The 5 best treatments for plantar fasciitis are all things that can be done at home.
Maryke Louw

Maryke Louw

The 5 best plantar fasciitis treatments you can do at home

It just so happens that the most useful treatments for plantar fasciitis are all things you can do at home.

Table of content

Can plantar fasciitis be cured?

Yes, plantar fasciitis can fully recover if you apply the correct treatment strategies.

What happens if plantar fasciitis goes untreated?

It usually becomes progressively more painful and it may also increase your risk of tearing your plantar fascia. The longer you wait before you seek treatment, usually the longer it takes to recover.

Plantar Fasciitis recovery time

There is no quick fix for this condition. However, you can significantly shorten or lengthen your recovery through what you do.

If you decide to ignore your heel pain and just carry on running and walking as normal, then it can take 12 months or longer to resolve.

If you react quickly and apply the correct treatments (see below) within a few weeks of your pain starting, then it can fully recover within 8 to 12 week.

What is the best plantar fasciitis treatment?

A group of researchers from the UK, Denmark and Australia recently conducted a very thorough review of all the available research regarding treatment for plantar fasciitis. They then interviewed 14 expert clinicians as well as 40 people suffering with plantar fasciitis and combined all of those findings to identify the most useful treatment options for plantar fasciitis. The 5 treatment recommendations below are based on their findings.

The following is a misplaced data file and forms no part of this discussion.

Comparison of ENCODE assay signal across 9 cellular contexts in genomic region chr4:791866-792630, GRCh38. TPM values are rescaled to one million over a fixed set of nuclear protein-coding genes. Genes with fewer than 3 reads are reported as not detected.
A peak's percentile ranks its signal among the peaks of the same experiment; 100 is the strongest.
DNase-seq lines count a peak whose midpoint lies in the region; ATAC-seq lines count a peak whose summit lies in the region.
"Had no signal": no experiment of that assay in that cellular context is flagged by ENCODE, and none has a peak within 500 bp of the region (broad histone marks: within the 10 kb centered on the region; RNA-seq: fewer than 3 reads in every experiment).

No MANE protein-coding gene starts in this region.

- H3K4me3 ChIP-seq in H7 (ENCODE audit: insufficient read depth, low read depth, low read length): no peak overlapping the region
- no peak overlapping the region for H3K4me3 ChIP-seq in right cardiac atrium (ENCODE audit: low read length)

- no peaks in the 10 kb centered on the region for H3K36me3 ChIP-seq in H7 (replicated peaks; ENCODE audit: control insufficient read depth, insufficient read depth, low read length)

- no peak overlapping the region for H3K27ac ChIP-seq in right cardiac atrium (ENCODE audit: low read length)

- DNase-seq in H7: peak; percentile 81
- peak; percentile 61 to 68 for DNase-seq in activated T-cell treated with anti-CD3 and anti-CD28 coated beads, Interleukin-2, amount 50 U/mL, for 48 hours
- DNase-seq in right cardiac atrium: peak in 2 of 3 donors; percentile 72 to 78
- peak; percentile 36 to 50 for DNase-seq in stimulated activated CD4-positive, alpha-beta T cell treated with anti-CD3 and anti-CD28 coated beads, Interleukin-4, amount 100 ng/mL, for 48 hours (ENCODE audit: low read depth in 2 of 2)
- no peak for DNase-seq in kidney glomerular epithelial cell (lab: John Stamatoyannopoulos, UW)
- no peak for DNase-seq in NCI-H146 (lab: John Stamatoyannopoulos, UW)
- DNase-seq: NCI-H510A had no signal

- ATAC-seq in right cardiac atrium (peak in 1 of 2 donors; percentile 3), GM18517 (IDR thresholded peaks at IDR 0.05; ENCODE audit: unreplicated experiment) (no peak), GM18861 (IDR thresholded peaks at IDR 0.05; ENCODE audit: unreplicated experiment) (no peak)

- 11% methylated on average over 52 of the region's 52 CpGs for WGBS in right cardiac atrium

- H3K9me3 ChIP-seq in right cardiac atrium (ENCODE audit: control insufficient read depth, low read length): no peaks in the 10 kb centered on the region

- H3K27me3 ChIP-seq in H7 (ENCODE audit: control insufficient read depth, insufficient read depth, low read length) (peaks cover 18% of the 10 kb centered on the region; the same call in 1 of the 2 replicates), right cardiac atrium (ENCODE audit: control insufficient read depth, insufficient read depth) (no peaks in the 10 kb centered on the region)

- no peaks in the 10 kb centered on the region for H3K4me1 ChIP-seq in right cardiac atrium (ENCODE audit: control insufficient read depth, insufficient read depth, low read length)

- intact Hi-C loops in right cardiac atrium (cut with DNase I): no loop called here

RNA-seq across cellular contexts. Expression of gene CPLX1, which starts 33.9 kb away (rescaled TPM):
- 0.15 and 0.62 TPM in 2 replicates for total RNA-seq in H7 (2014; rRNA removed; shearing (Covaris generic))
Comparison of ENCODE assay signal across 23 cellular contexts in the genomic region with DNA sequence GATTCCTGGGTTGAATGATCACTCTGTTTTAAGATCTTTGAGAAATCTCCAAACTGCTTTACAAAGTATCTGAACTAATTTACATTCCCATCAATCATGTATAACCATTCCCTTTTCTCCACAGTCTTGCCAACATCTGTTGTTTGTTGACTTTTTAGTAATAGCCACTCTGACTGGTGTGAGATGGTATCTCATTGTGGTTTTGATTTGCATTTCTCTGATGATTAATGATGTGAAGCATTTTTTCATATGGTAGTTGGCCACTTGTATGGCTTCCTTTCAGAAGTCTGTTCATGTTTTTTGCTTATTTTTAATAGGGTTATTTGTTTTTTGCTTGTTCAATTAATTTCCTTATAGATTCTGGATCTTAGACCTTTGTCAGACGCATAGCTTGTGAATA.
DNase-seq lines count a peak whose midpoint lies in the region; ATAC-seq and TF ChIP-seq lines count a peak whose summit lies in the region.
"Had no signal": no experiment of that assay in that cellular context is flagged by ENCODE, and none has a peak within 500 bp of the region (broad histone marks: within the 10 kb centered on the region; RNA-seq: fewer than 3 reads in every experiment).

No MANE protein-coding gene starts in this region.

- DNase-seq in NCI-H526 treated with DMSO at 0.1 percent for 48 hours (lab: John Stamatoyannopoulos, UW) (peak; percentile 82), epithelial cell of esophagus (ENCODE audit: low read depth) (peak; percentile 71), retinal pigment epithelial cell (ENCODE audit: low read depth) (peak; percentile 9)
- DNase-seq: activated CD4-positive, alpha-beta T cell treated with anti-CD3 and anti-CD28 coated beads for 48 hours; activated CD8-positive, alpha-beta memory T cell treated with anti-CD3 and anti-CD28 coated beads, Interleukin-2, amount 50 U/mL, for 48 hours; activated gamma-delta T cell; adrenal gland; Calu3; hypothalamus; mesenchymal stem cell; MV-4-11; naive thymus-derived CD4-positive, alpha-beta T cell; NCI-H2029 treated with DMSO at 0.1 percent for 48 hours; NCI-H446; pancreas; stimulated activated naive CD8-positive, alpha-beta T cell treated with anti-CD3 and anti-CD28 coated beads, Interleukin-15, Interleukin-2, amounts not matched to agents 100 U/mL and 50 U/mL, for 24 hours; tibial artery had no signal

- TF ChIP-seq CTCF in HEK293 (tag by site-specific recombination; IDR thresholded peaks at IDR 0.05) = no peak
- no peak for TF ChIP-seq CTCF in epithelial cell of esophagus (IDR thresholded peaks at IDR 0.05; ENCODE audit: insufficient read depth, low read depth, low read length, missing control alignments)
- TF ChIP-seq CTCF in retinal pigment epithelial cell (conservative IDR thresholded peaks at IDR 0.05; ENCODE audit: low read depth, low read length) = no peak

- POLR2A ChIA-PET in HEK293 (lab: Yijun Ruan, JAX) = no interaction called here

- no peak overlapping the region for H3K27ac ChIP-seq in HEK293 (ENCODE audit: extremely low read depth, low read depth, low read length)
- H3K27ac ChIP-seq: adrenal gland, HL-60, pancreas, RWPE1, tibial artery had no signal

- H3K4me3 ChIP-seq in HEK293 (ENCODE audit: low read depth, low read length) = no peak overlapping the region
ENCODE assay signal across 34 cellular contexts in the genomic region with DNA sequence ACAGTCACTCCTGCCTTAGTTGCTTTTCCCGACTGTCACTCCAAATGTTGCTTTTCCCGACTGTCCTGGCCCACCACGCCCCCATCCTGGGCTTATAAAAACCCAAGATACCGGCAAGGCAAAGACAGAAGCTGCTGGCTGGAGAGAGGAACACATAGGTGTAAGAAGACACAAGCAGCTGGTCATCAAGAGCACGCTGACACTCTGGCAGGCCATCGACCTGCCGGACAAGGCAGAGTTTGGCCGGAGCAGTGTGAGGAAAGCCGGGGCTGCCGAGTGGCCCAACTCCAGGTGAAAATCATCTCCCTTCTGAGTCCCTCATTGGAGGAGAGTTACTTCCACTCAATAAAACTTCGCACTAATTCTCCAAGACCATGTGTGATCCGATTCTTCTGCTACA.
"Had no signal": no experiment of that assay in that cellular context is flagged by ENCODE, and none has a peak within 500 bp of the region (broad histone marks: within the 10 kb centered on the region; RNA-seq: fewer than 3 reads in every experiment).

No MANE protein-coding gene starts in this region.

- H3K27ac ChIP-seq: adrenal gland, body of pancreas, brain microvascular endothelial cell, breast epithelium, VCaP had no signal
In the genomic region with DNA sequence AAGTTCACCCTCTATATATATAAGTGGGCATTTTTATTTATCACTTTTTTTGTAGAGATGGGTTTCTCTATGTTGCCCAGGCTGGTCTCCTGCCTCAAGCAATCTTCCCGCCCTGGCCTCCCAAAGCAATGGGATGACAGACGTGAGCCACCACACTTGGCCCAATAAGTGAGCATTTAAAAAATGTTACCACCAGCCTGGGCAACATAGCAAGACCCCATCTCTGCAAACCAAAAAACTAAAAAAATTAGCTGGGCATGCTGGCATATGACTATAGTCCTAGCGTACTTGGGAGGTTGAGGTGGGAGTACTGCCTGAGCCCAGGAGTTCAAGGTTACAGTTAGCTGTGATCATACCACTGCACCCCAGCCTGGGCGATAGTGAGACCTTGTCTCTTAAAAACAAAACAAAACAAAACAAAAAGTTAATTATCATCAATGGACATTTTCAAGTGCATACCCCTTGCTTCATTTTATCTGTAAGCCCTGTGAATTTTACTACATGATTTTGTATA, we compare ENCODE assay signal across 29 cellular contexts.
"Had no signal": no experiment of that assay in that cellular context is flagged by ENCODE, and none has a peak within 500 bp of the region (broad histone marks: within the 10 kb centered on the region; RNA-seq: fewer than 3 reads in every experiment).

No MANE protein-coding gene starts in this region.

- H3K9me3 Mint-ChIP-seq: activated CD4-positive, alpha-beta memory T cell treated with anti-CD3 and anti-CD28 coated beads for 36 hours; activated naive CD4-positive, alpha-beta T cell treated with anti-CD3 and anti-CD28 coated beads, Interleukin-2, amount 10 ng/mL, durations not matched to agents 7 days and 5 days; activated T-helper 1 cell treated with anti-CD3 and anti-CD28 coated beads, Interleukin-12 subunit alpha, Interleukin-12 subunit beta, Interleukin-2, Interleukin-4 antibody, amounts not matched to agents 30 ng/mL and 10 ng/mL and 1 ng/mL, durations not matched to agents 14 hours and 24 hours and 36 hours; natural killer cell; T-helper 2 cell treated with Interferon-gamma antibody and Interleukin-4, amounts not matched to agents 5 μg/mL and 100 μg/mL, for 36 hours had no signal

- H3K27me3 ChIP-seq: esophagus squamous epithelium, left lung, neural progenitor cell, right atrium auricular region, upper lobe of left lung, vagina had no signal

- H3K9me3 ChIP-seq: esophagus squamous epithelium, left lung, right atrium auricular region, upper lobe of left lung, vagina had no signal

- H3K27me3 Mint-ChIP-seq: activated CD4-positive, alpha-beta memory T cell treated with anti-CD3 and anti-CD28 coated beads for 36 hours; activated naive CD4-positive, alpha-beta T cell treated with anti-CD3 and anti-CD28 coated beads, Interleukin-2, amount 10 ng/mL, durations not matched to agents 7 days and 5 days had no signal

You can find a full treatment plan for plantar fasciitis in the Exakt Health app – it’s free to download.

1. Load management

Load management is the single most important thing to get right if you want your plantar fasciitis to recover. Here’s what it is and how to do it.

What do I mean with load?

The plantar fascia’s main job is to stop your foot’s arch from flattening out when you place weight through it. So whenever you’re upright (standing, walking, running) you load your plantar fascia.

Once injured, your plantar fascia loses some of its strength and can no longer cope with the normal loads from your daily activities. So if you continue to stand for extended periods of time or walk/run as much as you like, you continuously strain the injured area and your injury will become progressively worse.

The plantar fascia runs from your heel bone to your toes and stops your arch from collapsing when you're upright. The Achilles tendon runs from your calf muscles and attaches into the back of your heel.

In order to allow your injury to settle and recover, you have to temporarily reduce the loads that you place through your feet. The best way to do this is through relative rest.

Relative rest is best

Relative rest means that you remain as active as possible and only reduce the truly aggravating activities. For example, you may have to reduce the volume/distance of running or walking you do in a day until your foot has recovered and you’ve been able to build some strength. If you usually stand and work, you may have to start sitting down more often.

Relative rest helps to maintain as much of your current strength as possible, without straining the tissue.

Complete rest is usually not needed